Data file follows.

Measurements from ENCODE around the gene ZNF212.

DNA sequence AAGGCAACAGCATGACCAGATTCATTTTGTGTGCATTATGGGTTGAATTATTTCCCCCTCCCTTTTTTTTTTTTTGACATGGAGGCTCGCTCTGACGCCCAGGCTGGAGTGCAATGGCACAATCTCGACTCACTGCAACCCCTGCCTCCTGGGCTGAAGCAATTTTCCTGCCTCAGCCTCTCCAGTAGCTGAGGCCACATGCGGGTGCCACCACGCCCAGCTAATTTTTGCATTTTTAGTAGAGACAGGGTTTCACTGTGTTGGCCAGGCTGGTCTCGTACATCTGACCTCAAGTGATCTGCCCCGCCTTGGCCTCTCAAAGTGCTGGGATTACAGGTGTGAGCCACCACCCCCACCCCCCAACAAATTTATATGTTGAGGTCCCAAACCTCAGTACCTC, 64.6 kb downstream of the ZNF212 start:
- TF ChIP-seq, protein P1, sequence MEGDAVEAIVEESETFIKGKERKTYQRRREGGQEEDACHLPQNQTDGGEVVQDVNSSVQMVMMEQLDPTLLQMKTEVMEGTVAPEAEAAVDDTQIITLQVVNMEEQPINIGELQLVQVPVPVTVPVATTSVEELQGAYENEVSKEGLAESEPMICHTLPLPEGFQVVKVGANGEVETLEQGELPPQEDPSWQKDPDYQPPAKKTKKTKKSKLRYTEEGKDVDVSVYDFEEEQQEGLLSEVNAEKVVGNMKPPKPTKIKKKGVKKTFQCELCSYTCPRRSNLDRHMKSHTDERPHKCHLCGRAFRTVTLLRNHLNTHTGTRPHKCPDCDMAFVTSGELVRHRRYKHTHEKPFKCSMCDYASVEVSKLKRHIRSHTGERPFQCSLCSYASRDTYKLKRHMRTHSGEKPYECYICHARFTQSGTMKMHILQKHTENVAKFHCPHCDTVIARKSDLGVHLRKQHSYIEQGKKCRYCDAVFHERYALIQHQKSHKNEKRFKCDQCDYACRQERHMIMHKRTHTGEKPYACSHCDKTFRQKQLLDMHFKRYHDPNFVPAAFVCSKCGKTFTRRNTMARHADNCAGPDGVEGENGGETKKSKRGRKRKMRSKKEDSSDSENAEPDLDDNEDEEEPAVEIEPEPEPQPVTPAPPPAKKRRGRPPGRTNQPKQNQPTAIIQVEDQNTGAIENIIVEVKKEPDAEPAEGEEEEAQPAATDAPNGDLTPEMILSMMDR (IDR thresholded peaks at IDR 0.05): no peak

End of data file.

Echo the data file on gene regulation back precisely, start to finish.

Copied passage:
Measurements from ENCODE around the gene ZNF212.

DNA sequence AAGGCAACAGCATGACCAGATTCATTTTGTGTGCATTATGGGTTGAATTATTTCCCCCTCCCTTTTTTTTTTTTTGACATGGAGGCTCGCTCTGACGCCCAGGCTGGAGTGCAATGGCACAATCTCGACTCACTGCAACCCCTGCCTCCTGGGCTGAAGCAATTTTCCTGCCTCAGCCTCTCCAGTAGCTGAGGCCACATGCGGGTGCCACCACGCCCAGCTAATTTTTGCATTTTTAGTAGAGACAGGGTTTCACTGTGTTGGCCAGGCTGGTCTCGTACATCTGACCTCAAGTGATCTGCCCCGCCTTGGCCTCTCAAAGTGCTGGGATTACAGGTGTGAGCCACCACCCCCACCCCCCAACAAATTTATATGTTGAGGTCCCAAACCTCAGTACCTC, 64.6 kb downstream of the ZNF212 start:
- TF ChIP-seq, protein P1, sequence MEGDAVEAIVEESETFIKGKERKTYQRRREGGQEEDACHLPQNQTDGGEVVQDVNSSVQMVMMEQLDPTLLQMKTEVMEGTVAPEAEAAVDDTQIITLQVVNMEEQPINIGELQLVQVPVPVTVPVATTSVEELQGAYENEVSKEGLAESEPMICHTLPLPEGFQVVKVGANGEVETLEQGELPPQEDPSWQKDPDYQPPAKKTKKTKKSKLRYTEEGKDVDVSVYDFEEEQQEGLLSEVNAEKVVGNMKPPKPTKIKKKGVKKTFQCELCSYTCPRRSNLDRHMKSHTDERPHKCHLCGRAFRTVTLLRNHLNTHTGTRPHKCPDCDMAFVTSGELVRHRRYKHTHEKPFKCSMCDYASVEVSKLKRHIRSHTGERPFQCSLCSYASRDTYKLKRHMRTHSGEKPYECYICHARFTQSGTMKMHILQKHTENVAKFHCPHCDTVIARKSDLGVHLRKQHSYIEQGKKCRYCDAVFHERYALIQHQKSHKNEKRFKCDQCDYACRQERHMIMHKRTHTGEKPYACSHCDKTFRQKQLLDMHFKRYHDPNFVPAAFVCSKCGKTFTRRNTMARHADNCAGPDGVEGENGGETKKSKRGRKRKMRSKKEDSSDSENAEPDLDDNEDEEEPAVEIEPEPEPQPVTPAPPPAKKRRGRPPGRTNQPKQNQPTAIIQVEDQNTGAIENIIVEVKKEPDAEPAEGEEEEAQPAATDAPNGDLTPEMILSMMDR (IDR thresholded peaks at IDR 0.05): no peak